Now, I understand this is a ridiculous pipe dream, but I've entered preliminary discussions around opening a very small (12-24 seat) restaurant on a shoestring budget. I understand limited funding is a terrible idea in the restaurant industry, but the cache would be that it would only remain open for nine months before I head off to college. This would be a venue for working with the modest modern techniques and preparations in a low risk situation. I've catered, worked in professional kitchens, and staged multiple times, and although I have little experience, I'd like to try it.

    Considering I'm aiming for a 1000 sq ft restaurant with 20-24 seats, I have determined the project is possible for anywhere between $12-20k.  This would include rent, insurance, utilities, tables/chairs, plateware/glassware, maintenance equipment, etc. Is this worth pursuing if I can fund raise through crowd-funding?





    As you stated, this is a ridiculous pipe dream and you have little experience.
    You want to use crowd funding (other peoples money) that you don't have to pay back.
    How many restaurants have you run? What makes you  think that you have the experience to pull off something like this?
    You are not even old enough to enter into a legally binding contract.
    No building owner would ever lease/rent to a tenant without being listed as an additional insured. What happens when you burn the place down, or someone slips in the dining room?
    What about employees? Got to have workers comp.
    I applaud you for dreaming, but save the other peoples money and pursue a real job in a high end restaurant for nine months until you go to college.
    #6
    twinsfan
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    Re:Young (prospective) restaurateur seeking advice on plan 2013/12/30 15:59:04 (permalink)
    I understand it's crazy, but it has never been done before. I would be eighteen by next summer. I've run a catering company for three years, dozens of events. I've also done some popup-type events. I worked this summer as a prep cook and work in our schools dining hall. And I've staged at a few restaurants for a night.

    The issue is I can't get a significant job at a good restaurant, otherwise I wouldn't be considering this.

    I understand I don't have a lot of experience but I have more than some restaurant owners (in it for the long haul).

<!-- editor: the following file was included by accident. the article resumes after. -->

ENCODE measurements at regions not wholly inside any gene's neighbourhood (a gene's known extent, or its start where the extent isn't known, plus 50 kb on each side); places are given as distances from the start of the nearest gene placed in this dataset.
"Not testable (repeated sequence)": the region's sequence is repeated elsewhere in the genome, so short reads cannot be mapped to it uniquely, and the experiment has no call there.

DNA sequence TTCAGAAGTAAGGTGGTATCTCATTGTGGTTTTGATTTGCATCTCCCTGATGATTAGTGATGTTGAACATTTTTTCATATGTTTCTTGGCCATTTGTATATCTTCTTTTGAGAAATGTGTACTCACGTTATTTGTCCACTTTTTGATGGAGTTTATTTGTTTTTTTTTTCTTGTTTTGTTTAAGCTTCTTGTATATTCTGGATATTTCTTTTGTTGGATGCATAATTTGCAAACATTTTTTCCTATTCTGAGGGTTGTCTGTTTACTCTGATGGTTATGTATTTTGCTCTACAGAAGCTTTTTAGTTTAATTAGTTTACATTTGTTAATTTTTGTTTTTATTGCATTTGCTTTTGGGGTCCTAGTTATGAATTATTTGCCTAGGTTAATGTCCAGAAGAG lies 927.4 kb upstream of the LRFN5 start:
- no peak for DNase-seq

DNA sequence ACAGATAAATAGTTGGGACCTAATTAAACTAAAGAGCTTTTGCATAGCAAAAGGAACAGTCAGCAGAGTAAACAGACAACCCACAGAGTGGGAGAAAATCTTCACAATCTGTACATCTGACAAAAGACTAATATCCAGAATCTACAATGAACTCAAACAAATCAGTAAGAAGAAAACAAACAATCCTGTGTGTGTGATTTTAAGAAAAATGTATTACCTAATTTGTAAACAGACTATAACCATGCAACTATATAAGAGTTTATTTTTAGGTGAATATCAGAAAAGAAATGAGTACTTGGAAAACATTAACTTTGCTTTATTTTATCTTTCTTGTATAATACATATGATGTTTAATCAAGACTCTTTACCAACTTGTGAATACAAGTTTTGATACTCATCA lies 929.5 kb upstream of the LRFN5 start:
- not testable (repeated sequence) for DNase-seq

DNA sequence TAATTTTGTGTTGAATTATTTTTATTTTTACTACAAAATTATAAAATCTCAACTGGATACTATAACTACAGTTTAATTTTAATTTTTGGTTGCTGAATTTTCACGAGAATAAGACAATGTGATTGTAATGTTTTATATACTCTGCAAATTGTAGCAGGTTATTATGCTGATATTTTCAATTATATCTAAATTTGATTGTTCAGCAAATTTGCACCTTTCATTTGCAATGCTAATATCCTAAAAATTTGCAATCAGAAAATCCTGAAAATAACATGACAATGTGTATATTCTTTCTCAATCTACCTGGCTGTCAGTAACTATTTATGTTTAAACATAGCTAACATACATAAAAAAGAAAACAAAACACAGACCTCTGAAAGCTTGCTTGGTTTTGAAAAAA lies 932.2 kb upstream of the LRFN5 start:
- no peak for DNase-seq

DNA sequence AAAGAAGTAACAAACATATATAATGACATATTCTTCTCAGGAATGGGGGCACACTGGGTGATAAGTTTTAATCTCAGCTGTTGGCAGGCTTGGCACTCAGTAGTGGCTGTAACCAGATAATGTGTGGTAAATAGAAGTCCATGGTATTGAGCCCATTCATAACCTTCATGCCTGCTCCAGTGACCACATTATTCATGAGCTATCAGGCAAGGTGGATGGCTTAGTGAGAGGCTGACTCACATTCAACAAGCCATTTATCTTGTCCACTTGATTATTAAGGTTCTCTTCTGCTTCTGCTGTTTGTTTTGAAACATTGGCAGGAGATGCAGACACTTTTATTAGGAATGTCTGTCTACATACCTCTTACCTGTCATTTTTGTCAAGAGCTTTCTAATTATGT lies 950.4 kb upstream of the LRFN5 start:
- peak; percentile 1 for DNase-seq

I've researched licensing but it's difficult to plan until I have a specific location and a possible spot.

    I appreciate all advice!

    #7
    bartl
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    Re:Young (prospective) restaurateur seeking advice on plan 2013/12/31 01:46:27 (permalink)
    chefbuba
    You are not even old enough to enter into a legally binding contract.

    And we have a dealbreaker!!!
    #8
    Foodbme
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    Re:Young (prospective) restaurateur seeking advice on plan 2013/12/31 03:48:38 (permalink)
    You obviously sound like a pretty bright, ambitious, street smart kid with experience beyond your years BUT------ you're not in a very good position to start up a place YET.
    I can tell by your comments that you don't have a realistic grasp of the financial aspects of starting up a business nor the amount of money it REALISTICALLY requires.
    I'm sure you will be someday but you're not ready yet.
    Find a good Resume Writer who specializes in the Restaurant Industry and put together a Killer Resume and apply to the top restaurants in the food areas that you want to eventually operate in.
    http://greatresumeexample.com/restaurant-server-resume/restaurant-resume-tips/
    Get some more experience in ALL phases of the business.
    Take some on-line courses in business finance and accounting. 
    Also some courses in Entrepreneurship.
    Find someone in the industry who see's your promise and will become your Mentor.
    MENTORS ARE VERY IMPORTANT!
    Build your experience, save your money, learn every basic financial aspect of running a business and then do your thing.